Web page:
- Be careful of using your phone or laptops on board. It is shockingly expensive. Best yet, turn them off or only use phones on airplane mode.
- Buy trip insurance. I met a woman on this trip who walked into a fence and tore up her eye requiring stitches. I also know another family whose child needed to have his appendix removed in Greece. After two days in a hospital, they flew to another destination to meet back up with their ship. If you don’t have travel insurance, those prices are yours to pay; with insurance, you’re covered with often-times no deductibles. Trip insurance doesn’t cost much either.
- Be prepared to tip, even though many gratuities are added to your bill. Some ship employees take extra time in making your trip amazing and you’ll want to tip them extra. For me, it’s generally the cabin steward, kid activity supervisors, and waiters.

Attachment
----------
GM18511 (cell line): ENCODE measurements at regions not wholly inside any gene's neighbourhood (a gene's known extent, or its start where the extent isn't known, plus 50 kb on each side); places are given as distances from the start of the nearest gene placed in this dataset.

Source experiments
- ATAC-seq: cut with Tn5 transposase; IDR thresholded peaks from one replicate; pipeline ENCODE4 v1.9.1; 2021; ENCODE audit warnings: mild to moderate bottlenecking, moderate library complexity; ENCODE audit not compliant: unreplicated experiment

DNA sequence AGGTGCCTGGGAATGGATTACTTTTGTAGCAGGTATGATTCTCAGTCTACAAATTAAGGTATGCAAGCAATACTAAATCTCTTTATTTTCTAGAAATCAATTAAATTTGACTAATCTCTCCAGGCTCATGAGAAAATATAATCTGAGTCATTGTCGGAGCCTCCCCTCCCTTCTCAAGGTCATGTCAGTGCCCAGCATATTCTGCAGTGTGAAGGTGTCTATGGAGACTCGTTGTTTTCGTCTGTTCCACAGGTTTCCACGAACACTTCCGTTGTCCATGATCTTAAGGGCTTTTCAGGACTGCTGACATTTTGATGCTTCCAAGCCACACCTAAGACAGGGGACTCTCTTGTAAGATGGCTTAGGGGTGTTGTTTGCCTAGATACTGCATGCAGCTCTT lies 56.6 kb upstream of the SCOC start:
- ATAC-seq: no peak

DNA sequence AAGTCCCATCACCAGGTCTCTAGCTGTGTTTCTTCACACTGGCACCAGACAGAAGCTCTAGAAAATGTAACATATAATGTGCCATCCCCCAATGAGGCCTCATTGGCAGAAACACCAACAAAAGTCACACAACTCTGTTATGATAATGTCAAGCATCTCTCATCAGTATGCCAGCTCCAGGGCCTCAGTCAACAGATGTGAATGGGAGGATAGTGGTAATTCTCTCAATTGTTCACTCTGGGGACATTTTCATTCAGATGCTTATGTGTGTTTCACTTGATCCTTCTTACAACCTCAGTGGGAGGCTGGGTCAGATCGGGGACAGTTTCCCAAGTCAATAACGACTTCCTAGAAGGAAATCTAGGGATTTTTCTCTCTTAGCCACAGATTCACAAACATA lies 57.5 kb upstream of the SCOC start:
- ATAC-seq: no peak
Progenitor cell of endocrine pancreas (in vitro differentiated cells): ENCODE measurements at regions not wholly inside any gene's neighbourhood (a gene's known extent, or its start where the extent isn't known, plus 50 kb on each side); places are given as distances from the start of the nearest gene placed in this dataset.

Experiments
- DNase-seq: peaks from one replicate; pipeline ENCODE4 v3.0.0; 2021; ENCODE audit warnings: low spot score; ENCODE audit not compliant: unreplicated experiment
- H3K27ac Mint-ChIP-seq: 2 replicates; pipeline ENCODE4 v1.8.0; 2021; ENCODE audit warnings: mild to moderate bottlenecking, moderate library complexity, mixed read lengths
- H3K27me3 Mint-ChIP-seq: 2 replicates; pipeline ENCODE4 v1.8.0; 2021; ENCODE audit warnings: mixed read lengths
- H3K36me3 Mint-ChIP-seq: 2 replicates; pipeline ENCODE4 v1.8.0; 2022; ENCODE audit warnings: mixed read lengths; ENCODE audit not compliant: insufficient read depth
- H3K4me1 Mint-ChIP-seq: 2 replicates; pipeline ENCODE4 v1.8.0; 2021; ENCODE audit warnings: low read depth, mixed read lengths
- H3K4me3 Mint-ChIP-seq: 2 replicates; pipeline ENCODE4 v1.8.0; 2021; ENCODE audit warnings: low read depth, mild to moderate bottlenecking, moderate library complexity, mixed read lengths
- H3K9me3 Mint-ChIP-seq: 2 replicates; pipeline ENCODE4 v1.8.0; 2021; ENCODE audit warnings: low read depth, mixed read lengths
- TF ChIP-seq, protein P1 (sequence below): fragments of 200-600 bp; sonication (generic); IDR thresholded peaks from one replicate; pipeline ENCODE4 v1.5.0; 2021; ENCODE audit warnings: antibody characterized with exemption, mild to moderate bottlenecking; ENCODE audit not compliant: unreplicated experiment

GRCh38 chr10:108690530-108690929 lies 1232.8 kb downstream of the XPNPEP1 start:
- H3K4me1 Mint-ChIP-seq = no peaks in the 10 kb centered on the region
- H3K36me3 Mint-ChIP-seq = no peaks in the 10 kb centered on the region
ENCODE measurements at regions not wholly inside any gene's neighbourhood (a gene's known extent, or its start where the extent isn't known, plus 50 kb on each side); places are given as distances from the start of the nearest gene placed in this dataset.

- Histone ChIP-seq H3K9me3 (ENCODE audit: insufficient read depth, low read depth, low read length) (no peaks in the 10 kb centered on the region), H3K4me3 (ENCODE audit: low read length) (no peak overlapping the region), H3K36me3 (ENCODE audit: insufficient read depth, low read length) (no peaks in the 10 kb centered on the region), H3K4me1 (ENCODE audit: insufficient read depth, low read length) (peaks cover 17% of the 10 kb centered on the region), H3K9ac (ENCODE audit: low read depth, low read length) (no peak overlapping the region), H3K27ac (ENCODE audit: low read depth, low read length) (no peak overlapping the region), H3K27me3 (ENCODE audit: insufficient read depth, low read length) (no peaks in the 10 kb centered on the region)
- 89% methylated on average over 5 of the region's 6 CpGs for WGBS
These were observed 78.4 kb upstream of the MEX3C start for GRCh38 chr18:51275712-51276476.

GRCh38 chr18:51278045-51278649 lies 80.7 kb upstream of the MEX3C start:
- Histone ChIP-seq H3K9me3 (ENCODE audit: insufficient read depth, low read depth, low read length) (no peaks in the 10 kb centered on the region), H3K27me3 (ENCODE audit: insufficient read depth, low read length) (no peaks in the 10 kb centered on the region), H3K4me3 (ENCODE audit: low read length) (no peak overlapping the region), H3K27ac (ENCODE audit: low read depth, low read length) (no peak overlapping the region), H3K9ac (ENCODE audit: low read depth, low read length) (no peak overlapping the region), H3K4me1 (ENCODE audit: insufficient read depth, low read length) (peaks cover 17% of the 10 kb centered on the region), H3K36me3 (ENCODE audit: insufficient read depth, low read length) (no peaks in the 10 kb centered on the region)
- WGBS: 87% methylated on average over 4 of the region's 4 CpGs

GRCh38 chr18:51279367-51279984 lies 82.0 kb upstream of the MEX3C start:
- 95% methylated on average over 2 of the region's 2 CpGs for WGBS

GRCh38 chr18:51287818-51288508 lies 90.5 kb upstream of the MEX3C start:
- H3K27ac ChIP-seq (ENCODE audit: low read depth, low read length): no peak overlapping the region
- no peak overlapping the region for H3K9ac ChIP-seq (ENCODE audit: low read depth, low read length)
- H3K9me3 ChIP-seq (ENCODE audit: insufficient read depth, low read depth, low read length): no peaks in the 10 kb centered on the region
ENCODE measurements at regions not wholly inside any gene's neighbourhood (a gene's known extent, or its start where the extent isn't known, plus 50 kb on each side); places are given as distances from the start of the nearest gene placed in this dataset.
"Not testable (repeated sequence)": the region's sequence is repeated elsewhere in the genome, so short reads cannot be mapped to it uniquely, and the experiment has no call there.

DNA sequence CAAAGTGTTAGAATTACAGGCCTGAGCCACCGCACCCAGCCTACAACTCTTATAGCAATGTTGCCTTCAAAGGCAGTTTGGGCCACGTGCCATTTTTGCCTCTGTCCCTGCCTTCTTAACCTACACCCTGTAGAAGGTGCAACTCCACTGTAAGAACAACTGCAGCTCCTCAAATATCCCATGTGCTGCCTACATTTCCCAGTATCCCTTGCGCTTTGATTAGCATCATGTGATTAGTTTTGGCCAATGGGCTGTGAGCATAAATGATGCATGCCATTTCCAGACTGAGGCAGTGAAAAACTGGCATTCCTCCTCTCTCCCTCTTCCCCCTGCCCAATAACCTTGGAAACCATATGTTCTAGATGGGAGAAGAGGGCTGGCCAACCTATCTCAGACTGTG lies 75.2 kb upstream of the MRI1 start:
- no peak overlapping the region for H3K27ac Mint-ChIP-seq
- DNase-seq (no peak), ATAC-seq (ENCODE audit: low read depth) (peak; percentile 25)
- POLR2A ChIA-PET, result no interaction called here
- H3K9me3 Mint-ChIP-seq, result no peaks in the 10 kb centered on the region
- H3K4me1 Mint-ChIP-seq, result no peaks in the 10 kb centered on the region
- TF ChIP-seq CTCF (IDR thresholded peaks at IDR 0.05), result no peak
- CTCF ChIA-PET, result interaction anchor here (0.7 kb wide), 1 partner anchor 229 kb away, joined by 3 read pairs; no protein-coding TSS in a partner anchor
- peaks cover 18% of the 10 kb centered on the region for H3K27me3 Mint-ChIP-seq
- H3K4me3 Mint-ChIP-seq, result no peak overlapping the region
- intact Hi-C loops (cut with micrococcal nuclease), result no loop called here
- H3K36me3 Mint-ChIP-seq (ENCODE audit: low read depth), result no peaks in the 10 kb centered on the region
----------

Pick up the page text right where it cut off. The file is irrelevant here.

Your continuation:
- Bring great walking shoes. Trust me, your feet will thank you.
- Bring extra prescription meds just in case. My daughter developed an ear infection on our last trip. Thank goodness I brought her ear meds just in case. Otherwise, it would have cost $250 to see the ship’s doctor (unless you have trip insurance, in which case, it would have covered than expense).